For the first meeting of 2020 Ferring Conservation Group, with a near record attendance, welcomed back Lee Morgan from Lutra Wildlife, a British Columbia based travel and Ecotourism Company offering guided natural history and wildlife holidays. On Lee’s second visit to the Group he gave a fascinating presentation entitled ‘The Natural History of the Canadian Rockies (Beyond the Roads and Rails).
Lee explained that to optimize your chances of spotting the iconic wildlife of the Canadian Rocky Mountains a lot has to do with luck and being in the right place at the right time given the vastness of the area. There are certain places where animals are known to frequent, but part of the magic is that you never know when you are going to see something. Many tourists to the region make the mistake of trying to cover a large area to see as much as possible not realising that this would entail hour upon hour of driving with little time to take in the spectacular scenery, let alone get close to any wildlife. Lee advised the audience that the best time of the year to witness wildlife in their natural habitat is during the slower tourist seasons of spring, autumn and winter. This is when many of the animals move to lower elevations and near towns for mating rituals and food. As an example he informed the audience that during the elk rutting season from mid-September through October the bulls concentrate in the lower elevation meadows to fight over females. The bulls are extremely aggressive at this time so it is advisable to keep your distance.
Autumn is also the time when bears are actively foraging as they need to put on as much fat as possible before going into hibernation. Bighorn sheep are visible all year round but autumn and winter are the best times to spot the males as they are actively searching for mates.
In the spring as the snow begins to thaw in the lower valleys, the wildlife can be seen foraging for grass along the road sides. You may see female elk grouped together in meadows with their new calves. Bighorn sheep and deer start to bring their young to the grassy areas as well. The odd bear can sometimes be seen as early as mid-March but most will start to come out of hibernation in late April.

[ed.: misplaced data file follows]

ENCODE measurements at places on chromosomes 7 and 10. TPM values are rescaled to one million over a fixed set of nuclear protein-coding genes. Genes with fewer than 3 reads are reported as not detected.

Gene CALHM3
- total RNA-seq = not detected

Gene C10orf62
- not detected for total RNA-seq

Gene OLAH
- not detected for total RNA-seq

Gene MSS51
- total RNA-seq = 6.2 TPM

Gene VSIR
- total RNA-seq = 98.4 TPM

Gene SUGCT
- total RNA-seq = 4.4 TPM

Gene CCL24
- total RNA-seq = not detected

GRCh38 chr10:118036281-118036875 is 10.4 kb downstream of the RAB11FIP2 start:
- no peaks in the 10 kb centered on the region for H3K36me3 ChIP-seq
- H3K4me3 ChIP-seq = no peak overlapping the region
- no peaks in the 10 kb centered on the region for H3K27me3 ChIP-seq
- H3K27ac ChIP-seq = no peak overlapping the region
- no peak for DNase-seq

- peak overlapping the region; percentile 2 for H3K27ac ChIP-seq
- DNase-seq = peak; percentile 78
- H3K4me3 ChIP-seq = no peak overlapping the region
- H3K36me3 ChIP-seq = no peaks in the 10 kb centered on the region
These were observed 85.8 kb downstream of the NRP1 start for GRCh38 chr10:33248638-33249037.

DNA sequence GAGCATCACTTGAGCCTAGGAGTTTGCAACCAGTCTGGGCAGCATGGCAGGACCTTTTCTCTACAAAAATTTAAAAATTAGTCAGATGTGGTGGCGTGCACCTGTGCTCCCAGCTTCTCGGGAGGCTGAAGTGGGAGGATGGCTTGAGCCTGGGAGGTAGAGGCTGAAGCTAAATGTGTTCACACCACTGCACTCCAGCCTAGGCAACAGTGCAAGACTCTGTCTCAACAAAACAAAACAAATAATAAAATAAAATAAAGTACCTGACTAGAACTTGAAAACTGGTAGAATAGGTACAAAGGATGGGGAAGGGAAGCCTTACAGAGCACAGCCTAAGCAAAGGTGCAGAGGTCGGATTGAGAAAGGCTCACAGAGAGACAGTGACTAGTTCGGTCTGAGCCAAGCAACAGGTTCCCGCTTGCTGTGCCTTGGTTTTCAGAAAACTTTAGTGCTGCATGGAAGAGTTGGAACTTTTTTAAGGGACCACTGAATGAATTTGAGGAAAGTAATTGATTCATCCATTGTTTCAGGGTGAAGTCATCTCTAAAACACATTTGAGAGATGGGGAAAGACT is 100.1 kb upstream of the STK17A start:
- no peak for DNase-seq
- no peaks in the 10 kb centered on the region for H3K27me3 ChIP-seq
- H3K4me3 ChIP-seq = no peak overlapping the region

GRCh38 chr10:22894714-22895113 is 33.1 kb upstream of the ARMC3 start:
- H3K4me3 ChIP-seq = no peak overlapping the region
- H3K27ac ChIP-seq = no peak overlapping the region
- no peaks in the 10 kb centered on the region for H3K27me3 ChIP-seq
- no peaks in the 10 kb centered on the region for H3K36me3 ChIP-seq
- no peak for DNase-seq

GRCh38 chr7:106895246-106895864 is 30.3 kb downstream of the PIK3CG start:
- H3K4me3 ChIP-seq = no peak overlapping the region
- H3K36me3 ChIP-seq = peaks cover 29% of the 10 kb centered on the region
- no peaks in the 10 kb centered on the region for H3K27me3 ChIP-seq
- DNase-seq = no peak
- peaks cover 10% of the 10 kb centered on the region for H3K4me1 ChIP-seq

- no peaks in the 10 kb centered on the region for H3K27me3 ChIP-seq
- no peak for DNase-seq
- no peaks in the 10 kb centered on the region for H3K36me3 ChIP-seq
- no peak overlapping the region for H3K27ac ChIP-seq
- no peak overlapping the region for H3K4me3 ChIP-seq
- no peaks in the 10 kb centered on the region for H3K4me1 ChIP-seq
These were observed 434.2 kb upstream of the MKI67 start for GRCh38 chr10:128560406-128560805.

As summer approaches the temperatures rise and this causes wildlife to head higher up the alpine terrain. Lee commented that, surprisingly, the lesser visited Jasper, Yoho and Kootenay National parks can offer some of the best opportunities to see wildlife. These parks have a lower level of tourist traffic and a more varied habitat than the area of Banff.
Lee illustrated his presentation with a series of stunning photographs.
Ed Miller took to the floor to give an update on planning issues by advising the Group that the application for an additional property in the grounds of Elm Lodge, Tamarisk Way had been refused by Arun DC. There are two new applications: at 40, Little Paddocks to demolish the existing property and build 2 x 3 bed detached chalet bungalows and a 3 bed residence has been proposed at the Equestrian centre alongside Littlehampton Road. The office block at McIntyre’s Lane and the extended delivery times at Quercus Nursery have not yet been decided.
Tricia Hall concluded the meeting with her popular Nature Notes saying that it had been reported on the television news that a byelaw is to be introduced to prevent trawlers from entering the kelp bed areas along the Sussex coast .This will hopefully result in these vitally important regions recovering over time. Tricia also reported that the National Big Bird Watch revealed that sparrows were the most plentiful bird seen followed by bluetits in second place.